Cheap Neewer/Godox LED Panels

Last year, I picked up some cheap Neewer LED308C panels (they’re basically rebranded Godox). They will take the Sony NPF batteries I mentioned above, but I didn’t want to have to buy more batteries, especially when I had a bunch of Floureon 5500mAh 3 cell lipo batteries rotting away on my shelf. I had no other use for them, so powering those LEDs became their new purpose.

These Neewer LED panels will accept a standard 2.5mm barrel jack and a voltage of between 6.5-12v. Basically, this means a 2 or 3 cell lipo battery can supply enough of a voltage. They also require 3 amps of current, which is easily satisfied by these particular batteries which are capable of delivering a whopping 192.5 amps – basically, you can safely drain these batteries from full to flat in about 2 minutes.

Lipo batteries come with a mix of connectors. Mine are XT60 and XT90. But a little work with a soldering iron and some readily available cables means I can easily adapt them to the 2.5mm barrel jack these LED panels require. Make sure to pick up some heat shrink tubing so you don’t have exposed wire & solder joints.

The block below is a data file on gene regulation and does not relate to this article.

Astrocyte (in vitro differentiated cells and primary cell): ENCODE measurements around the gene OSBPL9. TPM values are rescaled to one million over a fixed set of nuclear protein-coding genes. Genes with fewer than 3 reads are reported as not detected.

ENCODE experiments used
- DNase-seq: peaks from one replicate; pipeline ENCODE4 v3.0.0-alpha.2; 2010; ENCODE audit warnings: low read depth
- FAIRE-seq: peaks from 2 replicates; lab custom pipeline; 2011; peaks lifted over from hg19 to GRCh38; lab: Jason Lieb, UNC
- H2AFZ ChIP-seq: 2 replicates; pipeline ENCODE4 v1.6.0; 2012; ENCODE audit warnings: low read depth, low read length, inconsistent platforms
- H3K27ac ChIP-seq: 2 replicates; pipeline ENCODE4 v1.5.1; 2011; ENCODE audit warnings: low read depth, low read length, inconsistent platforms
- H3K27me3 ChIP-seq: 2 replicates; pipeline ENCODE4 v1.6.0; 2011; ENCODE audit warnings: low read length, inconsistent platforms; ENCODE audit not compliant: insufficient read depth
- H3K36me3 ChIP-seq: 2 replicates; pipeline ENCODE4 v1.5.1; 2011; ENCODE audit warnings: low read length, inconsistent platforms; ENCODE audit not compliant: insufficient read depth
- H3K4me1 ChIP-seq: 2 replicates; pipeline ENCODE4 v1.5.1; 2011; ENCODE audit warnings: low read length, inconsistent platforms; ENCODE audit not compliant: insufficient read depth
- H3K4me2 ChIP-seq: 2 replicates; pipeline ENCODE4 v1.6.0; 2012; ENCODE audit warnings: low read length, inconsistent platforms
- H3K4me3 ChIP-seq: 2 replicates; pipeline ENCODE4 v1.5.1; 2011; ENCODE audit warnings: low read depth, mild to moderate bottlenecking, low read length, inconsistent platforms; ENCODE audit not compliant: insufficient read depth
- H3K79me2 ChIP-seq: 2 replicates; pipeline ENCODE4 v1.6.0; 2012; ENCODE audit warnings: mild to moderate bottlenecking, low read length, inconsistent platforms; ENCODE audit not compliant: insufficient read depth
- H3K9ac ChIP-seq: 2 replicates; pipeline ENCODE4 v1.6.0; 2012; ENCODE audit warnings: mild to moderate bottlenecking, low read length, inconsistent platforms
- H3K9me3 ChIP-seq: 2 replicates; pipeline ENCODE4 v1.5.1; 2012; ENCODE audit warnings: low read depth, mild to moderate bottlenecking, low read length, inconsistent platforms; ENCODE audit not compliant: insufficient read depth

With the Neewer panels, I get quite a good amount of use out of each of those 5500mAh 11.1v lipo batteries. Even at full power, it’s around 2 hours of continuous use. One thing you need to be careful of, though, is that the lights don’t drain the batteries below a safe level. This is why you need to connect lipo alarms to any of the batteries you use. As soon as you hear it go off, stop using it and swap it out for a fresh battery.

Lipo alarms – use them or you’ll probably kill your batteries.

Moving to Spekular LED Lights

Since then, I’ve switched up to Spekular LEDs. These are wonderful. They’re more colour consistent than any other LED I’ve tried and put out a lot of light. But, they do require a higher voltage than those little Neewer LED panels. The Neewer operate at 6.5-12 volts, Spekular, though, requires around 24 volts. But there’s a relatively easy way to power these with the same batteries.

You might’ve noted above where I called my batteries “3 cell”. Lipo batteries are made up of cells. It’s typically noted on the battery, in the case of 3 cell batteries, as “3s”. 2 cell batteries are “2s”. Each of these cells has a nominal voltage of 3.7v. So, a 2 cell battery is 7.4v (same as we find in most cameraS). A 3 cell battery is 11.1v. These individual cells are connected in series inside the overall battery.